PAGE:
Although being an editor at a fishing magazine sounds glamorous, it’s honestly mostly office work, and a lot of it. But Today Florida Sportsman Editor Jeff Weakley snuck out before work to slip a canoe into some bassy backwater near Stuart, Florida to help put me on some fish for Catch a Cure.
You can tell Jeff’s put his time in on the water, and he chose a small, relatively hidden public access point to fish a coastal lake near the FS office. With these fish suspended in cover and easily spooked, we weren’t ripping across any enormous waterbodies in a flashy bassboat, we were putting in some elbow grease in his canoe, trying a stealth approach for these reluctant and hot summer bass. It got us talking about our first means of chasing fish, and I got to thinking about my first “Pond Prowler,” with a trolling motor that I hauled everywhere in Upstate New York in the back of a used Dodge Dakota in high school.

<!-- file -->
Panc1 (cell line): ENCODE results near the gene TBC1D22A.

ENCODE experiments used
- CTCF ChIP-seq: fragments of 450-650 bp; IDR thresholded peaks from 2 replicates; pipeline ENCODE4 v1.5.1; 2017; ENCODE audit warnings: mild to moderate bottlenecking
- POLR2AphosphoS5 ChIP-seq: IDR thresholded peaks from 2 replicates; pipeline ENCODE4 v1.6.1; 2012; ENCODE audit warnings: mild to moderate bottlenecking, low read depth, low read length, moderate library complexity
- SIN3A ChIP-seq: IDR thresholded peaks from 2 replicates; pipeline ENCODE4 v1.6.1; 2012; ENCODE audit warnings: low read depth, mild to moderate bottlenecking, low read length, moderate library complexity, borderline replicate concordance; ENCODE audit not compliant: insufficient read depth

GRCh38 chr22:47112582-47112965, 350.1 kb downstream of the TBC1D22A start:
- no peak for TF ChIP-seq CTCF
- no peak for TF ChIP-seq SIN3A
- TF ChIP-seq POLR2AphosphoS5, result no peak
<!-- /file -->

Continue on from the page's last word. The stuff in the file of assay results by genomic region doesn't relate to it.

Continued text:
There is undoubtedly something wonderful about fishing out of such a simple and timeless craft as a canoe that reminds you why you loved the sport to begin with.
In total we caught 14, 1-pound largemouth bass that were hanging in some of the thickest cover I’ve ever tried to pull a fish out of. We contributed some new lures to the lake’s infrastructure, but as a guide once told me, “if you’re not getting hung up you’re not fishing the right places.”
It was the type of fishing that is work, in the sense that we by no means stumbled upon any “blitzing” bass, but sometimes that reminds you that you know how to do this when you need to.
And in places like this, once you lose sight of the shore, you can imagine how Florida must have been a century ago, with cranes soaring overhead and alligators lazily eyeing your offering.
And of course, hiding in the thick stuff, waiting to ambush the next frog, bug or baitfish, there are the bass that have been there longer than we’ve been chasing them that keep us coming back.